Civil War History in Gettysburg
Storied battle grounds in the heart of Pennsylvania.
Nearly two million people a year come to pay homage to the place of the Civil War’s turning point, made up of 5,800 acres and some 1,400 markers and monuments. It’s also the site of one of Abraham Lincoln’s finest speeches and one of the most important historic sites in the U.S. today.
Gettysburg National Military Park
The enshrinement of the mother of all Civil War sites also encompasses a restored Civil War–era house, where Honest Abe stayed. Its $103 million Visitors Center opened in 2008.
The Lightner Farmhouse
The inn, situated on 15 acres, was used as a hospital for Union soldiers. Appropriately, the hostess has a master’s degree in American history.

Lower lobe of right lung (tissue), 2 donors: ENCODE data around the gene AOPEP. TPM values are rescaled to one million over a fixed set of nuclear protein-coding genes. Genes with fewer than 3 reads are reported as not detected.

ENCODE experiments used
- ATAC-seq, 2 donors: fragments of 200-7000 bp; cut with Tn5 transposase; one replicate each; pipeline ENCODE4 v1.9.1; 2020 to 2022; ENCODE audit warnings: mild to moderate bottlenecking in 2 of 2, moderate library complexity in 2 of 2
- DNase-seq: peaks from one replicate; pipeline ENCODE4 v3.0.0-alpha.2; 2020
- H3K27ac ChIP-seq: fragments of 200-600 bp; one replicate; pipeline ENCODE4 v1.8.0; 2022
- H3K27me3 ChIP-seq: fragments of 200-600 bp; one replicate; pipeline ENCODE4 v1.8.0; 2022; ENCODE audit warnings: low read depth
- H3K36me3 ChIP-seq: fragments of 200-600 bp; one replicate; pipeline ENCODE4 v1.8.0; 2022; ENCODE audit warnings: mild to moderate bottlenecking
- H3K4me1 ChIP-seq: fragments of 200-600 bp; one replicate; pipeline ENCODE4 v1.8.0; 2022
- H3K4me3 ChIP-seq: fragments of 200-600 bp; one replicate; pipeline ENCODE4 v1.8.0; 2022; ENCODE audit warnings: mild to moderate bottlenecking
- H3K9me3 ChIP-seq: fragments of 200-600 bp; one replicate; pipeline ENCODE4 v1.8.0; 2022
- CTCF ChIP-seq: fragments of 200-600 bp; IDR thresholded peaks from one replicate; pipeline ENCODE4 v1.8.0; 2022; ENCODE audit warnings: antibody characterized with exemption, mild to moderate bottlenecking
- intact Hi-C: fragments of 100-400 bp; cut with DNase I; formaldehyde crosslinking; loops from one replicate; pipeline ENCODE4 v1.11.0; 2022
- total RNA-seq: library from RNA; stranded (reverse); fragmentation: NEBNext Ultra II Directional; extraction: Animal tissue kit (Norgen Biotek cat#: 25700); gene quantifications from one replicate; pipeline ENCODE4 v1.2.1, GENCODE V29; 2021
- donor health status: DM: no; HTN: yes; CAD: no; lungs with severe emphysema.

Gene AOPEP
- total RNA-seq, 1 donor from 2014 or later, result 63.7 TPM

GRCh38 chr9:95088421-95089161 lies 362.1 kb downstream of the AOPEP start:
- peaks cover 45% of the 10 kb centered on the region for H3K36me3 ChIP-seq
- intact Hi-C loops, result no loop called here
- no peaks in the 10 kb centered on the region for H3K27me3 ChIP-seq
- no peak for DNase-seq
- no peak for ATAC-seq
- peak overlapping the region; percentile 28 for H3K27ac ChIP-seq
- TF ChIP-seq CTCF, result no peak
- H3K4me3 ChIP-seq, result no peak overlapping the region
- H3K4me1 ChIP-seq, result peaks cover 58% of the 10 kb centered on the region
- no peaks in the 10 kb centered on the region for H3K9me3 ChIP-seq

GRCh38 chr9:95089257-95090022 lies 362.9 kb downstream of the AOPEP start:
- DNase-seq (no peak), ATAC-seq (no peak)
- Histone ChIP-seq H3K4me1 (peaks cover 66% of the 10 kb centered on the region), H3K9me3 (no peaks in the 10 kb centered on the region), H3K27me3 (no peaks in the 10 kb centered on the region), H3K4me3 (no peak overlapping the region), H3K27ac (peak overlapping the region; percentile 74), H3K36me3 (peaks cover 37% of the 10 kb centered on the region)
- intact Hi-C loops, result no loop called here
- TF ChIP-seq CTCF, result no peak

The Farnsworth House Inn
The restaurant serves candlelit period meals including dishes like peanut soup, and the specialty is Game Pie made of turkey, pheasant, and duck.
Hickory Hollow Farm
Relive Gettysburg from a soldier’s perspective, on a one-to-four-hour horseback tour.
Dobbin House Tavern
Step back fourscore more years in time with roast duck and porridge at this stonewalled restaurant built in 1776.
Inn at Herr Ridge
The 1815 property was once used as a Confederate hospital, but has since been updated with 18 guest rooms and a restaurant. Plank floors, country quilts, and wood-burning fireplaces send you into a cozy time warp.
Annual Gettysburg Civil War Reenactment
For three days in July, watch ragged “soldiers” fight the bloody Battle of Gettysburg— celebrating its 150th anniversary in 2012—with cannons and bayonets. On your way out, grab a commemorative coffee mug or baseball cap at the Civil War store.